PHILADELPHIA -- No sooner had your humble agent arrived at Chicago's United Center prior to Game 1 of the Stanley Cup final when a voice called out from across the media work room in the bowels of the monstrous arena.
"Hey, Turner!" yelped a columnist from the Big Smoke, "judging by your (assigned) seat in the press box, the NHL doesn't think that much of Winnipeg's chances of getting back in the NHL. Ha!"
Sure enough, the seat designated for the Free Press was in what's called an auxiliary box -- Section 9, Row 12 -- which was literally bumping up against the roof of the massive building. If you were any further up in the air, you'd need to file a flight plan. And the seats were right amongst the wild, rabid fans in the arena's low-rent district, where blue-collar Hawks faithful stand on their tippy-toes to get a glimpse of the action unfolding seven storeys below.
It's kinda cool, actually. But that's not the point. It's just that as the lone media wolf from The Little City That Couldn't, you feel a little bit like a long-lost relative at a family reunion as opposed to a complete stranger.
For Game 2, I was moved even closer to ice-level, from Row 12 in the Aux Box... to Row 8. Chided the same Toronto scribe: "When you get to here (pointing to the actual press box seating chart) that's when Winnipeg will be back in the NHL."
Good-natured ribbing aside, however, there's no shortage of skeptics in this dodgy racket that are cynical of Winnipeg's renewed efforts to find footing again on NHL soil. The MTS Centre is too small, some believe. Others cling to the notion that, no offence, but the market just isn't big enough to generate at least $80 million in revenue year after year -- and that's if the Canadian dollar doesn't plunge, as it did in the 1990s, bringing all small-market Canuck-based teams to the financial abyss.
You can find those folks in Winnipeg, too, for that matter. It's all valid, given the city's uneven NHL history.
But for the most part, the majority of the assembled media -- at least those who even care, frankly -- have come around to believe the return of the NHL to Winnipeg is inevitable. And most of them express that conclusion with a genuine trace of as-it-should-be. As stated in this space before, that's light years removed from the prevailing attitudes on press row just four or five years ago.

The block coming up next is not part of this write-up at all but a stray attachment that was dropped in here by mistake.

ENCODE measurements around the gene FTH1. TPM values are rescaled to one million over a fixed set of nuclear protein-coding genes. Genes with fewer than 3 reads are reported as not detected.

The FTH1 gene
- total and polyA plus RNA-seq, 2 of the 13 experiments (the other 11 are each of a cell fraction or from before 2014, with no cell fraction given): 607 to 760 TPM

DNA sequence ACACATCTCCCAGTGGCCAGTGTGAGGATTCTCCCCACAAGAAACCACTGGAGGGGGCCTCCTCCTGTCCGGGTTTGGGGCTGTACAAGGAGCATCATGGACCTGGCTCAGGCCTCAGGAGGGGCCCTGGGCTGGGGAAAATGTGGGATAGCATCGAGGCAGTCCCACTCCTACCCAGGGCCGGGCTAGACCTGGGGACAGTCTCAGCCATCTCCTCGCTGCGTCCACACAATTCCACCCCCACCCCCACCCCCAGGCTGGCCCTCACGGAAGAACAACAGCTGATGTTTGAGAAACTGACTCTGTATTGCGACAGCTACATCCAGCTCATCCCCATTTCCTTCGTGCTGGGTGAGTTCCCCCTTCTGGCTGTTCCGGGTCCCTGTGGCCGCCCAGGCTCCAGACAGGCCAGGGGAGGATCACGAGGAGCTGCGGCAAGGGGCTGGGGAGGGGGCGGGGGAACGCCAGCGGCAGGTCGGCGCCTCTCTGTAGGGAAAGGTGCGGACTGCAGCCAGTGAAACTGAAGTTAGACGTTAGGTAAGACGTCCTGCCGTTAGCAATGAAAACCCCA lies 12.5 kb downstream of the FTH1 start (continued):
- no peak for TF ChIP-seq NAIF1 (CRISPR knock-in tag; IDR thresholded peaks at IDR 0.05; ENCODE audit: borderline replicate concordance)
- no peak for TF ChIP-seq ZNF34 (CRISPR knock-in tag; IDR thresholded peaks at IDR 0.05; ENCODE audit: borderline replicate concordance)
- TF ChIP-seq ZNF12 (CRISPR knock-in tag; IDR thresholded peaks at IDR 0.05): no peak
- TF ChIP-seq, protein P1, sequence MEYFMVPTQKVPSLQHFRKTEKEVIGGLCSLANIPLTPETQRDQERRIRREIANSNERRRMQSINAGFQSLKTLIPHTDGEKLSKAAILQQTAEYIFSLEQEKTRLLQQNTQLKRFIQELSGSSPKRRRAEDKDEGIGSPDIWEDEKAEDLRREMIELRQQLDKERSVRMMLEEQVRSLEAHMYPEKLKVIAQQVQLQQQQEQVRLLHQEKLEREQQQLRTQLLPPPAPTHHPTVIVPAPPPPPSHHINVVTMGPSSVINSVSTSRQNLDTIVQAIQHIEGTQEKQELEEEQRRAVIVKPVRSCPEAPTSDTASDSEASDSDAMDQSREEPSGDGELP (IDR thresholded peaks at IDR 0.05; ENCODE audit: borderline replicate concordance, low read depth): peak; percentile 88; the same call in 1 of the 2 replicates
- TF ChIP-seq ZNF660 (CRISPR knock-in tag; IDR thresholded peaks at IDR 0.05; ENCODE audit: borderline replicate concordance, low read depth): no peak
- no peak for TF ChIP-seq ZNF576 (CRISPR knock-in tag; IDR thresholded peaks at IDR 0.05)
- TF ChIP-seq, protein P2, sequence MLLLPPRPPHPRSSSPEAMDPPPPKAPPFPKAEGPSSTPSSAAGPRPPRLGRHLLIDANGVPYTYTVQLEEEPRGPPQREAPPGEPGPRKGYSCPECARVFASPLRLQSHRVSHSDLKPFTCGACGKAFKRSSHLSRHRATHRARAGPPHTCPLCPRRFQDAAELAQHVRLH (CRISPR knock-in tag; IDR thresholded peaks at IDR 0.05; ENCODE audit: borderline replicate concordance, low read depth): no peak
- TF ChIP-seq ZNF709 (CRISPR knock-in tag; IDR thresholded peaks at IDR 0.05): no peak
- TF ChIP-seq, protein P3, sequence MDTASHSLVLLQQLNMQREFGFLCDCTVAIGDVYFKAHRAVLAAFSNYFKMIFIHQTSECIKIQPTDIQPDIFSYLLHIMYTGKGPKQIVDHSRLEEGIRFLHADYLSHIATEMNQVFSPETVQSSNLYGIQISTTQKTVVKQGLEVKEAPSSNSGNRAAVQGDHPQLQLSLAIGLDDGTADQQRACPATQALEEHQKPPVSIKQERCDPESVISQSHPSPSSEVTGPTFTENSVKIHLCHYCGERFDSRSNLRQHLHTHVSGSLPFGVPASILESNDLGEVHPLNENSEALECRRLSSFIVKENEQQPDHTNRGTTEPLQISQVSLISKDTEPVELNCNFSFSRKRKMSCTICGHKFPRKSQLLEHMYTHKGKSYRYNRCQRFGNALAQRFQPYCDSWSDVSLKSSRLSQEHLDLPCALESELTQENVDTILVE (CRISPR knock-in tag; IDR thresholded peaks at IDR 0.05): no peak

It's not just the ink-stained wretches in print or the hair-and-teeth on TV, either, but GMs and coaches and players alike.
Sure, Philadelphia Flyers assistant GM John Paddock, the first Manitoba-born head coach of the Jets -- who was general manager of the team during it's last-gasp season in 1995 -- might have a bias. But Paddock is convinced Winnipeg's days as an AHL city are numbered.
Paddock cited NHL commissioner Gary Bettman's state-of-the-union address prior to the Stanley Cup final, where Bettman said the same reasons the NHL left Winnipeg -- an outdated arena and lack of ownership -- are the same reasons the city is now atop the league's do-to list, in terms of relocation.
"It was an interesting point he (Bettman) made," Paddock, a native of Oak River, reasoned. "Of course, nobody wanted to see the team go. But he said there was no owner and no building. That's the truth, you know.
"Obviously, now there's a building there (in Winnipeg) that they feel is capable of creating enough revenue for an NHL team or they wouldn't be talking about it. And there's ownership there that know the business and are pursuing it (a team), so it sounds like the real thing.
"My own opinion is I'd be shocked if it (the NHL) wasn't back there," Paddock concluded.
For what it's worth, for Game 3 in Philadelphia, there was a seat waiting for me in the main press box. That guy from Toronto? He was about 30 feet farther down.
Who knows? Maybe when he gets a little closer to the action, there will be a second team in Toronto someday.
I'm just sayin'.